If ever there was an example of the perfect tribute paid to a hero it was Vancouver’s Champ Car round of 2000. Giant TV screens ran clips of the city’s favourite son to music from his favourite band. His race number, 99, was officially retired from active service. Wayne Gretzky, ice-hockey god — another famous 99 carrier — was guest of honour. The programme was crammed with articles about one racing driver: Greg Moore. Downtown had been painted Greg Moore. The general mood was reflective, but in an upbeat kind of way. The mourning had dissipated. Ten months on from the crash, this was a celebration of a life: ‘We miss you. We love you. Thank you.’
“Who was Greg Moore, daddy?” said a six-year-old boy sitting in the grandstands. His father leaned towards his kid and said sincerely: “He was Canada’s best race driver. He passed away last year, but he was going to be a champion one day.”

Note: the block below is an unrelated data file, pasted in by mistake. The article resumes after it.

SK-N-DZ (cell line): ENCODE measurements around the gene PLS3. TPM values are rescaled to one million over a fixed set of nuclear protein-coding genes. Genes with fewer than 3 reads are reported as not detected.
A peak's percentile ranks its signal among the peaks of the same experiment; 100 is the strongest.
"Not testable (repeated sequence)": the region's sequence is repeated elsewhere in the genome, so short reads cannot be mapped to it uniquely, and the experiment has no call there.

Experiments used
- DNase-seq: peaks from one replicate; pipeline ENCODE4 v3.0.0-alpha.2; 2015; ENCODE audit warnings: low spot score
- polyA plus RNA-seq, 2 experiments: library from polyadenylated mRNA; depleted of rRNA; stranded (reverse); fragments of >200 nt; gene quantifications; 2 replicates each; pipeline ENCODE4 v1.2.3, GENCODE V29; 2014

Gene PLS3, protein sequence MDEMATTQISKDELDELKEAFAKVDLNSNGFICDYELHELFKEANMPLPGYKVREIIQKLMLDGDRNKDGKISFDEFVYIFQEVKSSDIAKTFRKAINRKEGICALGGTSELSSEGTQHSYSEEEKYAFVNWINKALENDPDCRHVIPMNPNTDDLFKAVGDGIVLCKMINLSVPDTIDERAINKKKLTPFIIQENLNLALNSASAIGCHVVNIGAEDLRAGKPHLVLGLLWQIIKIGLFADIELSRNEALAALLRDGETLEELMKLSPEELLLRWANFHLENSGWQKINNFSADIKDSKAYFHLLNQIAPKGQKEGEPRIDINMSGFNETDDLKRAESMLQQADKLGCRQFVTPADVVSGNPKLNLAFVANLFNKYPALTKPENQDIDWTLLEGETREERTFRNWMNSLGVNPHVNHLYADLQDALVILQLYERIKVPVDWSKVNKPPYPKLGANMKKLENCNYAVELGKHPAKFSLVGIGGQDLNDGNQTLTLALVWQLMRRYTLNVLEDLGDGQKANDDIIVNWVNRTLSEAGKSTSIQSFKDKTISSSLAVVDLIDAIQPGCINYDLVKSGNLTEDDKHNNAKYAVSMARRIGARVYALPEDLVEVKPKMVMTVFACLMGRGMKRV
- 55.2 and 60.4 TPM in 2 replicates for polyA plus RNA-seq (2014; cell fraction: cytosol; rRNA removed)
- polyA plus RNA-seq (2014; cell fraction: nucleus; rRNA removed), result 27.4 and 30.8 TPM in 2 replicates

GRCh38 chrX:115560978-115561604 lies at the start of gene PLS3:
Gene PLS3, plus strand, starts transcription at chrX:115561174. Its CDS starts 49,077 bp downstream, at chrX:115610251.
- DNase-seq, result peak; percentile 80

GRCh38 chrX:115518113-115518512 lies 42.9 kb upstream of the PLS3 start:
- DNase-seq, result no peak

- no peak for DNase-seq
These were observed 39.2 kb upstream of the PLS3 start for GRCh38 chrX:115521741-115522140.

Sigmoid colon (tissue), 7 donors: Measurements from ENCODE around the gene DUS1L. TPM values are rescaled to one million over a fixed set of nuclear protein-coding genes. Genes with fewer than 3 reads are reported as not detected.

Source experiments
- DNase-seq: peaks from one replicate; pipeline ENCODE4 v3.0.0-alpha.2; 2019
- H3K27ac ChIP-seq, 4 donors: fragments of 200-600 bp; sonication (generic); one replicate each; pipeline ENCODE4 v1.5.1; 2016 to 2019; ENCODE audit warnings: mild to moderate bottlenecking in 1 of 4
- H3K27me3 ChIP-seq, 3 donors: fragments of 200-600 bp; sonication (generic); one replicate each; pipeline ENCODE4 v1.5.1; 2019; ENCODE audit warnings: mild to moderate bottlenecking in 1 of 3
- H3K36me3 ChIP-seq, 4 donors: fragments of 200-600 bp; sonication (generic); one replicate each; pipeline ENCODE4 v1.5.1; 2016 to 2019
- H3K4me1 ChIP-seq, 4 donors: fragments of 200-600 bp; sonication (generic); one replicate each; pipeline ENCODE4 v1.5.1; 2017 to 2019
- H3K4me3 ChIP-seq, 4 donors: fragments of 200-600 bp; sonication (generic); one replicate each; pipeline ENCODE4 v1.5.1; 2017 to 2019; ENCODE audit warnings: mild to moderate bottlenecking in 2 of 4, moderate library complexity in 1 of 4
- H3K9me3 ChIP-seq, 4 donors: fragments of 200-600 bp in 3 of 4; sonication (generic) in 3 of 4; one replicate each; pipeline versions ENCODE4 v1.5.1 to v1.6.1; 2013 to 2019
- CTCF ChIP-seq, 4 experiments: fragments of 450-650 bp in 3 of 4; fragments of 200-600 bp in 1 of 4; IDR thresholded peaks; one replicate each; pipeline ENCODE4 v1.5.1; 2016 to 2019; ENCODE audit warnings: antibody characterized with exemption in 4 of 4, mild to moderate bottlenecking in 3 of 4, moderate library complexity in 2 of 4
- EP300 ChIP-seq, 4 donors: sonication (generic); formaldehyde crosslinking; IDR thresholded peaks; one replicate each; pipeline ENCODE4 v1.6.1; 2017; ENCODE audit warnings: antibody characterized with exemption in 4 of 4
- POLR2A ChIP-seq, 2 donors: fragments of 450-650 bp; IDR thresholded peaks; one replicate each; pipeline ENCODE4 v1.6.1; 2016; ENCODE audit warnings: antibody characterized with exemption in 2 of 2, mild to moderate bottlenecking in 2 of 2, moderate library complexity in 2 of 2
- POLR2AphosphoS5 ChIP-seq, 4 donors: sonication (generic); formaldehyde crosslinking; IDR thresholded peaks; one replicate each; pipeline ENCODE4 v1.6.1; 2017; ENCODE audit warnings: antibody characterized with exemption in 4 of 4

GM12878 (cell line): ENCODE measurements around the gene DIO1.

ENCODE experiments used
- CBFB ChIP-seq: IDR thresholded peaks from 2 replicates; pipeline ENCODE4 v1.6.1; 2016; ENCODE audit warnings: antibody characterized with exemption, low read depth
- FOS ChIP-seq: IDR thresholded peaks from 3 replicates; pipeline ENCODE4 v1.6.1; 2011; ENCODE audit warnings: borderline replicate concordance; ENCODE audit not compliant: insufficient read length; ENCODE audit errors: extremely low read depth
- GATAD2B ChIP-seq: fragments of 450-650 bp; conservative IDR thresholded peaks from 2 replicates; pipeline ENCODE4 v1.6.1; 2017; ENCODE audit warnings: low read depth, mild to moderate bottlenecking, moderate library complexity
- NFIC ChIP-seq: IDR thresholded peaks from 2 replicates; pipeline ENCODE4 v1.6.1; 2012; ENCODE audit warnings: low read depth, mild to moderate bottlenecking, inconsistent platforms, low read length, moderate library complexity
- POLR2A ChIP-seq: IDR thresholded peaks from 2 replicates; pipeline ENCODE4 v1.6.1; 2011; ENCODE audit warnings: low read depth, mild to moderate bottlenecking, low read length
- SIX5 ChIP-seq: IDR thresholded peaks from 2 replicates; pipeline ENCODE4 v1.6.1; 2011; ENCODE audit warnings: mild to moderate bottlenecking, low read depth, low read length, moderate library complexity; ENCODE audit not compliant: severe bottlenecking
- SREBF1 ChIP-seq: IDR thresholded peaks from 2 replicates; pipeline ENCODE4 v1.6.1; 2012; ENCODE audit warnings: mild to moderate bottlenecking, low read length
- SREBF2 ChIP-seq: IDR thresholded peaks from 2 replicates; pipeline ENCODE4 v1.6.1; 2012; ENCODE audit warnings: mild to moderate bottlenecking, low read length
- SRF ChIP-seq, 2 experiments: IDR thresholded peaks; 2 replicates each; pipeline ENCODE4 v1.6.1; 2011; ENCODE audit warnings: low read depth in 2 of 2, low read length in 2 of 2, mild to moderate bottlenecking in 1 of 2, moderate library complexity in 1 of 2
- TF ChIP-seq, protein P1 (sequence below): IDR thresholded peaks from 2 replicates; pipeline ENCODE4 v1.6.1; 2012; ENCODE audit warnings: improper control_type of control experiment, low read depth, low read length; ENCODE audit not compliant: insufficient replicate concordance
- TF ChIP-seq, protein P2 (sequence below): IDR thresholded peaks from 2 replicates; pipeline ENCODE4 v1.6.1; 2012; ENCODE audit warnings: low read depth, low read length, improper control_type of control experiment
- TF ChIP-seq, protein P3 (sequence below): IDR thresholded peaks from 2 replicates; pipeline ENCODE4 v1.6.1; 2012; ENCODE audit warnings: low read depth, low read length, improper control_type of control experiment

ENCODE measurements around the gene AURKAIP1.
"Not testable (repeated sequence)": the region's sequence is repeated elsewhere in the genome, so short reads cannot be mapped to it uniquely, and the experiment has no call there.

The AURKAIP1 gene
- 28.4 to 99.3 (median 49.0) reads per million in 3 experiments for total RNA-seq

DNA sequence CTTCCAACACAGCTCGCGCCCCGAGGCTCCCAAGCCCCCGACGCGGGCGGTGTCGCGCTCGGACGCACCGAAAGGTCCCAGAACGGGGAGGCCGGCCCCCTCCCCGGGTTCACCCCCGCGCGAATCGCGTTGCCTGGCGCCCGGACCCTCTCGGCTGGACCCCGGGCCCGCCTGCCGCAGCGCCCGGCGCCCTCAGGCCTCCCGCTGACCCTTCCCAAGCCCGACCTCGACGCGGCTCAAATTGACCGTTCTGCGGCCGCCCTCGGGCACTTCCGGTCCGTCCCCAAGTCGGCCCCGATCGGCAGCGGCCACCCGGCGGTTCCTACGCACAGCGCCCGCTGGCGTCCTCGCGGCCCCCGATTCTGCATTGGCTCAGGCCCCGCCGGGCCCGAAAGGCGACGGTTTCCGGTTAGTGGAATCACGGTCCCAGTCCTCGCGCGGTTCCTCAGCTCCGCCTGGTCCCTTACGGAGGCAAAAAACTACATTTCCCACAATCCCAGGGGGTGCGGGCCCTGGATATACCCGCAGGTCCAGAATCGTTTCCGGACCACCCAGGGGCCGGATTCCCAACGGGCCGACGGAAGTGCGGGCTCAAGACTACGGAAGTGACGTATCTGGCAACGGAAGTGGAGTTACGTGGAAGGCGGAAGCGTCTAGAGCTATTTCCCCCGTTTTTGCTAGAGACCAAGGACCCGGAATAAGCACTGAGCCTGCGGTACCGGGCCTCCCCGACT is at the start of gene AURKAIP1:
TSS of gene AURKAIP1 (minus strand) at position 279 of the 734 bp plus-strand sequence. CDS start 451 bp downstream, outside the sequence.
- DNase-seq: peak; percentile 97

“We had unearthed a genuine talent”
Everyone knew it. For 20 years Champ Car racing has been played on as level a playing field as you’re ever likely to get in top-line single-seaters, and in an environment like that a talent like Moore’s will always get noticed. Already an established star at 24 when he was snatched away, given the right career decisions — his Penske deal was in the bag — he was going to be a legend.
Team owner Gerry Forsythe had spotted it, in Indy Lights, while seeking the next Jacques Villeneuve, a man he had taken from Toyota Atlantic to Champ Cars. The genial American had watched the 19-year-old Moore, in a car run by his father Ric and engineered by Ric’s mate Steve Challis, take the fight to the mighty Tasman Motorsports squad in 1994, scoring three wins. Ultimately Tasman’s Steve Robertson and Andre Ribeiro prevailed, but in terms of what he’d done with what he had, Moore had been remarkable. Challis, who had engineered him since he embarked on Formula Ford two years earlier, recalls: “It wasn’t as though you could compare budgets with Tasman, because ours was non-existent. And that really hurts your chances. For example, we would have won at Toronto but for brake problems; finances forced us to run old brake rotors (discs). But you do your best with what you’ve got and we gained so much experience that year.”